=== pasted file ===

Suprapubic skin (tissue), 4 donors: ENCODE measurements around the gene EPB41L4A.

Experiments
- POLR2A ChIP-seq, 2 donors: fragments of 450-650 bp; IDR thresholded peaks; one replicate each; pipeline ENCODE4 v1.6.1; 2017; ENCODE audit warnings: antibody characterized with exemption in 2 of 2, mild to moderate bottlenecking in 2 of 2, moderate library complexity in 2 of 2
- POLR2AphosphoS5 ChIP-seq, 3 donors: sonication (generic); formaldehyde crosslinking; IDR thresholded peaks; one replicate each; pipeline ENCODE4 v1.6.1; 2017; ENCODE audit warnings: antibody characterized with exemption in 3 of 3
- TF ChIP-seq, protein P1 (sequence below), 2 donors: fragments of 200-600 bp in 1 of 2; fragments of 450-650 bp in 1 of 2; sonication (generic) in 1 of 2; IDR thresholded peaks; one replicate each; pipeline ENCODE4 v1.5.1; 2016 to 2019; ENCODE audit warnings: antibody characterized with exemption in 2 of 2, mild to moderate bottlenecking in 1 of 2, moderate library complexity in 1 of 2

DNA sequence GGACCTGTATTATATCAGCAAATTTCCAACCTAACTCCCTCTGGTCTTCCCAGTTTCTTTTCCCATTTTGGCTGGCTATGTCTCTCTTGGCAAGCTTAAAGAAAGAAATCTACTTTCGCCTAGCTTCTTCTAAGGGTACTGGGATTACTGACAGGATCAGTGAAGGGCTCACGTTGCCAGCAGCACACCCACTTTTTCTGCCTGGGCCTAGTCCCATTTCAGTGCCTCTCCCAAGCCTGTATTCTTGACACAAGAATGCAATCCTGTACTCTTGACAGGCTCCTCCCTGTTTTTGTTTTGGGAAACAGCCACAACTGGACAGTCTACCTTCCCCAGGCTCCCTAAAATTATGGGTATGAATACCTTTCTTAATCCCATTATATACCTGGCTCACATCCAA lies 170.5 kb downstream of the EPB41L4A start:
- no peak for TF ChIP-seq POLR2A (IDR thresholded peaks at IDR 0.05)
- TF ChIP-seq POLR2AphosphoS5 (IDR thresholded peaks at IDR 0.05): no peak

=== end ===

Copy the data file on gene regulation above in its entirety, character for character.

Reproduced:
Suprapubic skin (tissue), 4 donors: ENCODE measurements around the gene EPB41L4A.

Experiments
- POLR2A ChIP-seq, 2 donors: fragments of 450-650 bp; IDR thresholded peaks; one replicate each; pipeline ENCODE4 v1.6.1; 2017; ENCODE audit warnings: antibody characterized with exemption in 2 of 2, mild to moderate bottlenecking in 2 of 2, moderate library complexity in 2 of 2
- POLR2AphosphoS5 ChIP-seq, 3 donors: sonication (generic); formaldehyde crosslinking; IDR thresholded peaks; one replicate each; pipeline ENCODE4 v1.6.1; 2017; ENCODE audit warnings: antibody characterized with exemption in 3 of 3
- TF ChIP-seq, protein P1 (sequence below), 2 donors: fragments of 200-600 bp in 1 of 2; fragments of 450-650 bp in 1 of 2; sonication (generic) in 1 of 2; IDR thresholded peaks; one replicate each; pipeline ENCODE4 v1.5.1; 2016 to 2019; ENCODE audit warnings: antibody characterized with exemption in 2 of 2, mild to moderate bottlenecking in 1 of 2, moderate library complexity in 1 of 2

DNA sequence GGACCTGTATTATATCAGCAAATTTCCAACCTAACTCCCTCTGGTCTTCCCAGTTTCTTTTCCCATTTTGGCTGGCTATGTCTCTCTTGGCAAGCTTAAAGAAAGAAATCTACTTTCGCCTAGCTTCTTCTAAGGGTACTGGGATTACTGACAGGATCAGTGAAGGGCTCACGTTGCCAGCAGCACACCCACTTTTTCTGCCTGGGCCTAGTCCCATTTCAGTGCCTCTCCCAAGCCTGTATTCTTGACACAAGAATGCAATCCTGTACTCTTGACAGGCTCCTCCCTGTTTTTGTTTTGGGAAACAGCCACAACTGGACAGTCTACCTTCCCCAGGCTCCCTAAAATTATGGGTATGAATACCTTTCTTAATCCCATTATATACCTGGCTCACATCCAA lies 170.5 kb downstream of the EPB41L4A start:
- no peak for TF ChIP-seq POLR2A (IDR thresholded peaks at IDR 0.05)
- TF ChIP-seq POLR2AphosphoS5 (IDR thresholded peaks at IDR 0.05): no peak